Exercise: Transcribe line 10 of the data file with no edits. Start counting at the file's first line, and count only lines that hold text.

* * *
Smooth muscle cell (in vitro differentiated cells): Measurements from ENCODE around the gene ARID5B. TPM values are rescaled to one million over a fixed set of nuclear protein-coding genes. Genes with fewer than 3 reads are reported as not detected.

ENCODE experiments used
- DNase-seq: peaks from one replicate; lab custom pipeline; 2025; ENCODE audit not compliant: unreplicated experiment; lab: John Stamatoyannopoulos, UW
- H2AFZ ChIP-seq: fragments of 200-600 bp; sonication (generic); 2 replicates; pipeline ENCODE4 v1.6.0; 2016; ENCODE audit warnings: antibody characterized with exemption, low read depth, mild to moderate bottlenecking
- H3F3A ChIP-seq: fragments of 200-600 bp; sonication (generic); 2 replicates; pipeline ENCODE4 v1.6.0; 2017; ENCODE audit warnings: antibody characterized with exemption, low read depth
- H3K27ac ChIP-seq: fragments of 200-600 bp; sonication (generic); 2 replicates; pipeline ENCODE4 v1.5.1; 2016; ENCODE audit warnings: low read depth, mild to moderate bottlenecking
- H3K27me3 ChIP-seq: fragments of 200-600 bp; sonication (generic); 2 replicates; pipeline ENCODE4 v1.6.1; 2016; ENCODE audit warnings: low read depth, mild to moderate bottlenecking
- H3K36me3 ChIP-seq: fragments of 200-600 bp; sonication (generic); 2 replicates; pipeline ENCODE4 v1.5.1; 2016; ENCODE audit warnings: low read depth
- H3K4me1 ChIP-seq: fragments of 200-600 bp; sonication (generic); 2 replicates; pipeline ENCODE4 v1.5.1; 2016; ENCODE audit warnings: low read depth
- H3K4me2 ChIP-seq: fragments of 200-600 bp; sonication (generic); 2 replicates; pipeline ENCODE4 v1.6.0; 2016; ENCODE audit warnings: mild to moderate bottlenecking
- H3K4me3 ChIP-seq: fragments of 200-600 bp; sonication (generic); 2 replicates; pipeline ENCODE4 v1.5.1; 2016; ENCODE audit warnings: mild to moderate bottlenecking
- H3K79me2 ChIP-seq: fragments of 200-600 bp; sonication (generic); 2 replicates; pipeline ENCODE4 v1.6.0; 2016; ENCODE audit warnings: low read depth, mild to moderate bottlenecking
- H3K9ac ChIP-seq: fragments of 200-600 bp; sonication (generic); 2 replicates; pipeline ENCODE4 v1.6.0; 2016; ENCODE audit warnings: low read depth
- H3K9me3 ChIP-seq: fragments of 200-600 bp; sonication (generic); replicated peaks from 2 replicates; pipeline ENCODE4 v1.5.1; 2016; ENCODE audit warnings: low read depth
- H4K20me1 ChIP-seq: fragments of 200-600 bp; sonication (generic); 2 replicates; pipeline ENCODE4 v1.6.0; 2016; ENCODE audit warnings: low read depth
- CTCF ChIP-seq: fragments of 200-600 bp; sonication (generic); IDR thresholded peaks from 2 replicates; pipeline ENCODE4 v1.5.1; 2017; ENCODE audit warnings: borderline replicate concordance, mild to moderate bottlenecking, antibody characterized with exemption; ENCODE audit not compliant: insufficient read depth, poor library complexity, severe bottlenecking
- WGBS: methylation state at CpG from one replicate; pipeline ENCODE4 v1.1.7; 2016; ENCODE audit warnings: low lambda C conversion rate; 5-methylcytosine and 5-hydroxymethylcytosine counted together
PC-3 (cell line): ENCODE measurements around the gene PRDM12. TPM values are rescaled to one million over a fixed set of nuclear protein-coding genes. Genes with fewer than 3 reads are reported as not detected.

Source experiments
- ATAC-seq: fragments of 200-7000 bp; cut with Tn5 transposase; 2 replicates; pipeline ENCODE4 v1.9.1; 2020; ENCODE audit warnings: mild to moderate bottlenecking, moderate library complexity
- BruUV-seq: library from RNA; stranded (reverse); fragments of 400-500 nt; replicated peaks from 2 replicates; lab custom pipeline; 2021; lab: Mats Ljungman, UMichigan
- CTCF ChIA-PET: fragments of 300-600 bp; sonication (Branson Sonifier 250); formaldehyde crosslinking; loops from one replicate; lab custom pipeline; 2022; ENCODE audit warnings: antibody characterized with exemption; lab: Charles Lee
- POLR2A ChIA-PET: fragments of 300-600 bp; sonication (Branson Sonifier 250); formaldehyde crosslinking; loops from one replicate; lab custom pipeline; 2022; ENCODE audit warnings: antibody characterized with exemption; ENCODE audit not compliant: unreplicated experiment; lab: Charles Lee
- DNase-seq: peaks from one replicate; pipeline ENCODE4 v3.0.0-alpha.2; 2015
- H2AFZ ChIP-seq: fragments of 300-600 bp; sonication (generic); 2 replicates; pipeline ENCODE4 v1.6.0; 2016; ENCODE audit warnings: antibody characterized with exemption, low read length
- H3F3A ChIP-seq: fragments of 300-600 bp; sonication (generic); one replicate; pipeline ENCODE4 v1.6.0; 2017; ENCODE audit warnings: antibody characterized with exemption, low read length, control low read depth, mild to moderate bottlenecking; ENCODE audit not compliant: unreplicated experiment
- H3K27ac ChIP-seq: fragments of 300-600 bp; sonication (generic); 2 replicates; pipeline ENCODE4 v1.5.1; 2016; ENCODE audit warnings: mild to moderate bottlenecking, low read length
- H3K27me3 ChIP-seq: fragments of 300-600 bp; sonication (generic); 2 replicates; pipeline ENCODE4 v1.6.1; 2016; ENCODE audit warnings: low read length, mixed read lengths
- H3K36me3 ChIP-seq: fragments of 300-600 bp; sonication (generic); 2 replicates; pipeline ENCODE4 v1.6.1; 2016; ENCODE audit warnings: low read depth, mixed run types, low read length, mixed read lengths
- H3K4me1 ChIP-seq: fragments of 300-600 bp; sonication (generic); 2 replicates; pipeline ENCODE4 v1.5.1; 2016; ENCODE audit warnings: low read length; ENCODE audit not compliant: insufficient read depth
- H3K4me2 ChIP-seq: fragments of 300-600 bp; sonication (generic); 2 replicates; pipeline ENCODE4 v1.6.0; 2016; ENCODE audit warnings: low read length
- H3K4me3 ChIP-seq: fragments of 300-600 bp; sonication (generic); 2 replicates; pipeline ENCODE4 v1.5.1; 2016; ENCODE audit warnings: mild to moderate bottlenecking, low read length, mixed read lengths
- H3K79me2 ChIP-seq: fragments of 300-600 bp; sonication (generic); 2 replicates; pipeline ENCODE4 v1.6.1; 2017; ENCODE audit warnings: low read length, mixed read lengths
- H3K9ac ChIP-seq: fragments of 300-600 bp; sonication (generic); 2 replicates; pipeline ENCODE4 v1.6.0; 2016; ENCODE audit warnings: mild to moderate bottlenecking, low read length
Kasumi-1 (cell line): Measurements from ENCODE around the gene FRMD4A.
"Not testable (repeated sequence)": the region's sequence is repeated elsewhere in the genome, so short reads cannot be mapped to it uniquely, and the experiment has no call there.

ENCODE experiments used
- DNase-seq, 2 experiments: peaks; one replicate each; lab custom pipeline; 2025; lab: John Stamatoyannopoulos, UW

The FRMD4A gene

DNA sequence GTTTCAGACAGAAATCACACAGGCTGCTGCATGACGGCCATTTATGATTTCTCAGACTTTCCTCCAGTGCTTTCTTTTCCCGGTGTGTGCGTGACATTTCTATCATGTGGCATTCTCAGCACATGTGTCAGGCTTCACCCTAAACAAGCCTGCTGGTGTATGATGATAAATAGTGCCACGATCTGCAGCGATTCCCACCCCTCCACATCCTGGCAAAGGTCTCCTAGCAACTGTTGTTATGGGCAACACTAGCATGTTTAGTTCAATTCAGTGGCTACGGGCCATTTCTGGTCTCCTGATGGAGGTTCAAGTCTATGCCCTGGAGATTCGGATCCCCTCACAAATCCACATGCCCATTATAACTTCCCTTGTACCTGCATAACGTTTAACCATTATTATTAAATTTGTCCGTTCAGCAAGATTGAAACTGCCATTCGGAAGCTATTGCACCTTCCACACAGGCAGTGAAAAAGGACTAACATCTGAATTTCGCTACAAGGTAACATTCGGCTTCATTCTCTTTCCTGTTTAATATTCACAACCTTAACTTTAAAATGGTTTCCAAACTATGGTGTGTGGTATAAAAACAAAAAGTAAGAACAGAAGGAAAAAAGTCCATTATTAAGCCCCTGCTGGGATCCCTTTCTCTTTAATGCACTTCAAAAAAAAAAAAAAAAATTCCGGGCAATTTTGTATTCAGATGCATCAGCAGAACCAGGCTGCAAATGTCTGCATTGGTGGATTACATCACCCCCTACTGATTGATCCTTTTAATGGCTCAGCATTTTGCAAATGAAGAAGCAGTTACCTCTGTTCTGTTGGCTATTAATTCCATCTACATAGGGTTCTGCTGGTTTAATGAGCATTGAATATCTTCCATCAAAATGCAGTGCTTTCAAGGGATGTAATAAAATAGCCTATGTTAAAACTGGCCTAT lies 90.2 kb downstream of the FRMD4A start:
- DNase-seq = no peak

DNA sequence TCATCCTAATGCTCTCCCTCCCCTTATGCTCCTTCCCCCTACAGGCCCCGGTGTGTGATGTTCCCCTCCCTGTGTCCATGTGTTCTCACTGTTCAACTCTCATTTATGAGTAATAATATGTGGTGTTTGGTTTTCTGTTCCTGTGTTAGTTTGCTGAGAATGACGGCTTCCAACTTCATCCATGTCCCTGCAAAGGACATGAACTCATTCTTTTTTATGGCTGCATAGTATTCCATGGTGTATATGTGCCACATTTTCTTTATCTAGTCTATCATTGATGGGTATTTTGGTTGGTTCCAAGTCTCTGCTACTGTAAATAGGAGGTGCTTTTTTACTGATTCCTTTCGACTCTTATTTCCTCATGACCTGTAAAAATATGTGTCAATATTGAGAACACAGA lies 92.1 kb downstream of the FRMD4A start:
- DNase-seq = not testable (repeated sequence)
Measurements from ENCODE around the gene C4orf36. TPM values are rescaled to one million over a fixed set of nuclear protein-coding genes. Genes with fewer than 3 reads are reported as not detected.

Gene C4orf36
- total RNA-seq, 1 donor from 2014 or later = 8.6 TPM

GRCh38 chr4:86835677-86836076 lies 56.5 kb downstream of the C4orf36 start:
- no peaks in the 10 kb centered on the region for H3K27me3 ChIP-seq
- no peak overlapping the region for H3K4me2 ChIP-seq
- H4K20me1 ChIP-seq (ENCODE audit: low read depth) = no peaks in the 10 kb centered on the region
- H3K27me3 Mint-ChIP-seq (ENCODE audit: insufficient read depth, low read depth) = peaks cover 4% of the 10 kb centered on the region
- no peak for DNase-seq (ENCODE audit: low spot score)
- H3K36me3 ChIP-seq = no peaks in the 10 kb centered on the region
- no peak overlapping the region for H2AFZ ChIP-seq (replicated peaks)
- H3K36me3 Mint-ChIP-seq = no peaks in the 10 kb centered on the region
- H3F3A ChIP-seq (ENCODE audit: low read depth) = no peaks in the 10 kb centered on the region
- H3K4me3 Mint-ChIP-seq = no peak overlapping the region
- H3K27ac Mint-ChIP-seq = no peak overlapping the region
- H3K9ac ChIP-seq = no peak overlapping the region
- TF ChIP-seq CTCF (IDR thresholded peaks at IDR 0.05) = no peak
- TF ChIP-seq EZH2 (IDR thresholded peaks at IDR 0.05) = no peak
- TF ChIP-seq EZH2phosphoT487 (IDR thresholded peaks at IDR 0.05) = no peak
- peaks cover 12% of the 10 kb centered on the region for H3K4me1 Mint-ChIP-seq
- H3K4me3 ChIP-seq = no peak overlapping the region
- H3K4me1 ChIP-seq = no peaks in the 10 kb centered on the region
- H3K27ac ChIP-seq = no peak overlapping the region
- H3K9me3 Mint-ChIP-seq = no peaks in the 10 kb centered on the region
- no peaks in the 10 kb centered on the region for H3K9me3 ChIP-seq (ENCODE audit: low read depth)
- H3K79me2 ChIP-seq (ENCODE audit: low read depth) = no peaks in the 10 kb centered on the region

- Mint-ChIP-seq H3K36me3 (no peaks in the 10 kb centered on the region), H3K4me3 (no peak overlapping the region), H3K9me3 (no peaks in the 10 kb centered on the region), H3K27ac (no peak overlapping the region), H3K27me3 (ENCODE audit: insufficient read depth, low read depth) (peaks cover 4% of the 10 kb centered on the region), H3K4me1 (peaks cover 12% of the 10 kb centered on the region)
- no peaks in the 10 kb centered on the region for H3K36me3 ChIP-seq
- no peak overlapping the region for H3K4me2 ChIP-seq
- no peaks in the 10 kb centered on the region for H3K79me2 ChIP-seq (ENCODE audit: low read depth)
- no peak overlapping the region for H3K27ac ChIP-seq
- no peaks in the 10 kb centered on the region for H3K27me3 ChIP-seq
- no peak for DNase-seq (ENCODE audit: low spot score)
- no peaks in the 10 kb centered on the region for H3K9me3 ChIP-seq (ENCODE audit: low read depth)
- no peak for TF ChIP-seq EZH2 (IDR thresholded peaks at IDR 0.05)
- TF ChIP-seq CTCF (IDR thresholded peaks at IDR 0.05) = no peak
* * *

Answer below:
- H3K4me2 ChIP-seq: fragments of 200-600 bp; sonication (generic); 2 replicates; pipeline ENCODE4 v1.6.0; 2016; ENCODE audit warnings: mild to moderate bottlenecking